Once, there was a man and a woman. They were so poor they couldn’t afford to buy a house or rent one, because they had no money. So they managed, what with picking up pieces of wood here and there, to build a little shack by the side of a ditch.

One fine day, the man went fishing, like he did every day. According to government regulations, he wasn’t allowed to set his nets more than once a day. It had been three days that he gone fishing without hauling in a single fish. The fourth day, he caught a golden fish, about as big as a medium-sized sturgeon. Very happy with his catch, he grabbed his fish and was about to throw it over his back to carry it home. The fish said:

“Don’t bring me home! Throw me back into the sea. It will be luckier for you. If you bring me home, you and your wife will only have enough for two or three meals. If you throw me back in, it will be much luckier for you.”

So the man threw the golden fish back in the ocean and said:
“I’d rather miss two or three meals than have even more bad luck than I’ve got now.”

The fisherman and his wife, Josie Hazen. Fisherman talking to the fish.

When he got home, the man started telling his wife what had happened to him. His wife said:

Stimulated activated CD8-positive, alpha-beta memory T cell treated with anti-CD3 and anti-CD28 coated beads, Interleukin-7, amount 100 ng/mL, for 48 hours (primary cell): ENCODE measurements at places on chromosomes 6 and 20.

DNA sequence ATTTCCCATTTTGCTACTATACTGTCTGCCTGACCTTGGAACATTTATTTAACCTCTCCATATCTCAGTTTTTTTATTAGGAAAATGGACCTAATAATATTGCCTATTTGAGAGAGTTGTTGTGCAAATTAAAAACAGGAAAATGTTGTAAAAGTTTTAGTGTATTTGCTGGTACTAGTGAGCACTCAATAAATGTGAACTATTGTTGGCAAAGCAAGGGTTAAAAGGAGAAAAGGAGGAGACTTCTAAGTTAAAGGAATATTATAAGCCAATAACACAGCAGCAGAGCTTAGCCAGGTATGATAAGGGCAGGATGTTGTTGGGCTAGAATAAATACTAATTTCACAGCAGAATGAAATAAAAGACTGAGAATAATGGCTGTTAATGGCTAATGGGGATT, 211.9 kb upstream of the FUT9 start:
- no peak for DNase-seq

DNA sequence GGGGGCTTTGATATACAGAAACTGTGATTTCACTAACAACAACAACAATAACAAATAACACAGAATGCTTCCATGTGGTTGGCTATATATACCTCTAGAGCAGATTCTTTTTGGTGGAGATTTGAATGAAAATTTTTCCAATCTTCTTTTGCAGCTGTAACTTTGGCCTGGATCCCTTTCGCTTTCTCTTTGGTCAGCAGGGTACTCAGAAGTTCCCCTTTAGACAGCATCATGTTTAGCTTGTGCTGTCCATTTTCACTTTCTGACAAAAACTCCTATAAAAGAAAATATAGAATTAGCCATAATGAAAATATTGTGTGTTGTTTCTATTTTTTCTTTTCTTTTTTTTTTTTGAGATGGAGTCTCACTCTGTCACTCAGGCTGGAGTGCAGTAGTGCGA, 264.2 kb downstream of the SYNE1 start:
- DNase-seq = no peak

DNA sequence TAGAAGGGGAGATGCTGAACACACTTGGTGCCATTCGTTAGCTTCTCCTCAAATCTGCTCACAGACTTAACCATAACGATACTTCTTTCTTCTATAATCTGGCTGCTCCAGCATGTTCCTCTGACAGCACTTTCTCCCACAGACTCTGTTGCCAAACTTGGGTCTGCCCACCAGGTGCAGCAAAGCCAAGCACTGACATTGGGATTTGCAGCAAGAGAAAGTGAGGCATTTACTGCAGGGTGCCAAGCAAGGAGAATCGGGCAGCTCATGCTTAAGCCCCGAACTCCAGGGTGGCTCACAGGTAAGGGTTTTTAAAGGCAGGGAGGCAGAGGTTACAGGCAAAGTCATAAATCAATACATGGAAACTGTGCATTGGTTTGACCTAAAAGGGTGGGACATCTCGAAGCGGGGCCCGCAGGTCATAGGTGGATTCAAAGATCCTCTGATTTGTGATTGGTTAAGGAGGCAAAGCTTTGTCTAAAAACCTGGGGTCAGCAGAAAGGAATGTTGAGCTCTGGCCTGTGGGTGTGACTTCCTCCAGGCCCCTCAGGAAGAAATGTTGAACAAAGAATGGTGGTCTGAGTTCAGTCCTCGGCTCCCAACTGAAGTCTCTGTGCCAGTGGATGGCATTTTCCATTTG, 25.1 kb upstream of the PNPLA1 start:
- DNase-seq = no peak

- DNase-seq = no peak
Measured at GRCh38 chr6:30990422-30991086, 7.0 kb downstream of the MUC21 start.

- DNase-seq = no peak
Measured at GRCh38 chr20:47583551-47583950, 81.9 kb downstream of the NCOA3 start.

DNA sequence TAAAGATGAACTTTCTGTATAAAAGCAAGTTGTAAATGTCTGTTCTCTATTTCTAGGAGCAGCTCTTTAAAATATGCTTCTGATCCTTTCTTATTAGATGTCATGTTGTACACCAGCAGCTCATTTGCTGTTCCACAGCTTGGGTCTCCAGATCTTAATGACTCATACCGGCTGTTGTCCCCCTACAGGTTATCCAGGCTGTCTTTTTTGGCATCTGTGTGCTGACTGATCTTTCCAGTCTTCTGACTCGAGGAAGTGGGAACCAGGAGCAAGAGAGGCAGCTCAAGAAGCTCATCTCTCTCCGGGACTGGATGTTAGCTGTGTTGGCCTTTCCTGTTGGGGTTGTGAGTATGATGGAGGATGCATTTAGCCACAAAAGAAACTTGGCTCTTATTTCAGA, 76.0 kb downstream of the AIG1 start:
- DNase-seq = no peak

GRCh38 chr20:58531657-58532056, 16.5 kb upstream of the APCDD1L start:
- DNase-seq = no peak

“But that was a genie you caught. If you had asked him for something, he would have granted it. Go back to the sea, call the golden fish and ask him to give us nice little house with a nice little garden.”
The man turned around and went back to the sea, very pleased with what his wife had said. When he got to the sea, he called out:

“Golden fish of the sea, my wife asks that you give us a nice house with a nice garden.”
All of a sudden, the fish stuck his head out of the water:
”Go home, your wife is waiting for you on the front porch steps of your house.”

Sure enough, when he got home, his wife was there on the steps waiting for him. He was pleased to see he had a nice house, and his wife was happy too. But after two or three days, the woman was not satisfied. She said to her husband:
“If we had asked for a castle, we would have gotten it all the same. You’re going to go back to the sea, and you’re going to ask the fish to give us a beautiful castle with a big garden and some animals.”

The man said to his wife:
“If you keep asking, eventually you will be turned down. We should be satisfied with what we’ve got now.”
She said, “He’s a genie, he’ll give you everything you want.”

So the man went back to the sea:
“Golden fish of the sea, my wife has sent me to ask you for a castle with a big garden with animals in it.”
The fish stuck his head out of the water and told him:
“Go on home, your wife is waiting for you on the front steps.”

So when he got home, he saw his wife on the steps of a beautiful castle, a beautiful flower garden in front of the castle, a beautiful garden with all kinds of vegetables behind the castle and all sorts of domestic animals in the yard. Two or three more days went by. The woman said to her husband:
“Why didn’t I ask him to make me king? You’re going to go back to the sea and tell the fish that I want to be king.”

The golden fish of the sea

But the man said to his wife:
“You know you can’t be king!”
She said, “I told you I want you to go back to the sea and ask the fish to make me king!”